Polish Delegation Heads to Israel in Bid to Resolve Crisis on Holocaust Law

A delegation of diplomats, journalists and World War II experts is set to arrive Wednesday after Poland's ambassador expressed readiness to discuss the controversial bill

Polish Prime Minister Mateusz Morawiecki reads a letter signed by fifty Poles recognized by Yad Vashem for saving Jews during the Holocaust on February 26, 2018.
JANEK SKARZYNSKI/AFP

A Polish delegation will arrive in Israel on Wednesday with the goal of resolving the crisis surrounding the controversial Holocaust law adopted in Poland earlier this month.

Members of the delegation will meet Thursday with an Israeli team headed by Foreign Ministry Director General Yuval Rotem, in an attempt to “preserve the historical truth,” as the Foreign Ministry put it, and quell the tensions between the two countries.

The delegation will include Undersecretary of State Bartosz Chihocki, who is equivalent in rank to Rotem, the Jewish-Polish journalist Bronislaw Wildstein, the director of the Museum of the Second World War in Gdansk, Professor Grzegorz Berendt, and Mateusz Szpytma, the deputy president of Poland’s Institute of National Remembrance, which is the body tasked with enforcing the new law.

The Israeli team, the Foreign Ministry said, is made up of people from Yad Vashem, historians, jurists and diplomats.

On Tuesday, during a hearing of the Knesset Foreign Affairs and Defense Committee, Rotem described the developments that led to the delegation's forthcoming arrival.

“On February 6 the Polish president signed the bill into law, and from there it goes to the Polish Constitutional Court. We asked for a public clarification of the issue,” Rotem was quoted as saying.

“Last Friday the Polish justice minister gave an interview and said from what our perspective is a significant milestone: ‘There will be no punishment of witnesses to history, researchers, or journalists who quote painful facts about our history.’ That was a comment we hadn’t heard before.There is somewhat of a response here to our demand.”

Committee chairman MK Avi Dichter said, “The Polish law is a crime and we will not allow it to happen. We will do everything to eliminate this crime. It’s our obligation.”

Prof. Dina Porat, the chief historian of the Yad Vashem Holocaust Memorial, told the hearing, “My theory is that the Poles want to equate Jewish suffering with Polish suffering. They’re saying ‘we all suffered under the Germans, what do you want from us?’”

The law, which was passed by the Polish parliament earlier this month, forbids attributing Nazi crimes to the Polish people, nation or state. It was aimed at battling such erroneous references to “Polish death camps.” But in Israel there was sharp criticism of the bill, with many arguing that it attempts to distort history and undermines freedom of expression. The law calls for punishments ranging from fines to three years imprisonment for violators.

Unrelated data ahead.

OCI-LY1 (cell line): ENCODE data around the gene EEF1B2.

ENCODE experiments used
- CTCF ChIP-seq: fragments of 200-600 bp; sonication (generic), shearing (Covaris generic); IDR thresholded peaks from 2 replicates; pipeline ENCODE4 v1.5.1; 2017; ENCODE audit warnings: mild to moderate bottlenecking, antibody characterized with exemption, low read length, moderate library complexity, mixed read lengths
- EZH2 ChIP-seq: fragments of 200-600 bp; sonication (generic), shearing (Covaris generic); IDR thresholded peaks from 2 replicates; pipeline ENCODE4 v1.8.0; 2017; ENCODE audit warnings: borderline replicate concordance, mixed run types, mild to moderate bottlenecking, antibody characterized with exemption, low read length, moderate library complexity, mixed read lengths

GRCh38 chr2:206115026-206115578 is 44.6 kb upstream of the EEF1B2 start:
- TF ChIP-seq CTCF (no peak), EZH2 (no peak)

After the law’s passage, the bilateral crisis intensified due to a number of controversial statements made in Poland. For example, Polish Prime Minister Mateusz Morawiecki said that the Holocaust had Jewish perpetrators as well as Polish and Russian ones, and that every nation has its criminals.

Before that, an aide to Polish President Andrzej Doda said that Israel “Is struggling to preserve its monopoly on the Holocaust” and that its criticism of the law stems from “Feelings of guilt over Jewish passivity during the Holocaust.” He then tried to explain by saying, “Many Jews were involved in turning over people and collaborating [with the Nazis] during the war.”

On Monday, Polish Ambassador Jacek Chodorowicztold told Israeli lawmakers at the Knesset that Poland is prepared to talk with Israel about its controversial Holocaust law.

Meeting with members of the Knesset Immigration and Absorption Committee, Chodorowicz said both sides feel that too much has already been said about the law, and that it is time to sit down and talk quietly. Both Israel and Poland already stated that committees would meet to discuss the history and the law, the ambassador said, adding that it would happen very fast.

Grzegorz Berendt, one of the members of the arriving delegation, wrote an article in Haaretz last year in which he set out his position on the issue. The Nazi occupation, he said, "I cannot agree with the claim that sees a few tens of millions of occupied Poland's frightened, plundered and starved inhabitants acting as tacit collaborators with the Germans," but "no one disputes that thousands of Polish citizens heightened the jewish tragedy."

In January, Haaretz reported that Prime Minister Benjamin Netanyahu had spoken by phone with Polish Prime Minister Mateusz Morawiecki, and the two agreed to open "immediate dialogue" over the legislative proposal.

The Foreign Ministry in Jerusalem referred to this conversation in its statement Tuesday confirming the Polish delegation’s arrival, adding, “The purpose of this dialogue is to preserve the historical truth and prevent harm to the freedom of research and expression.”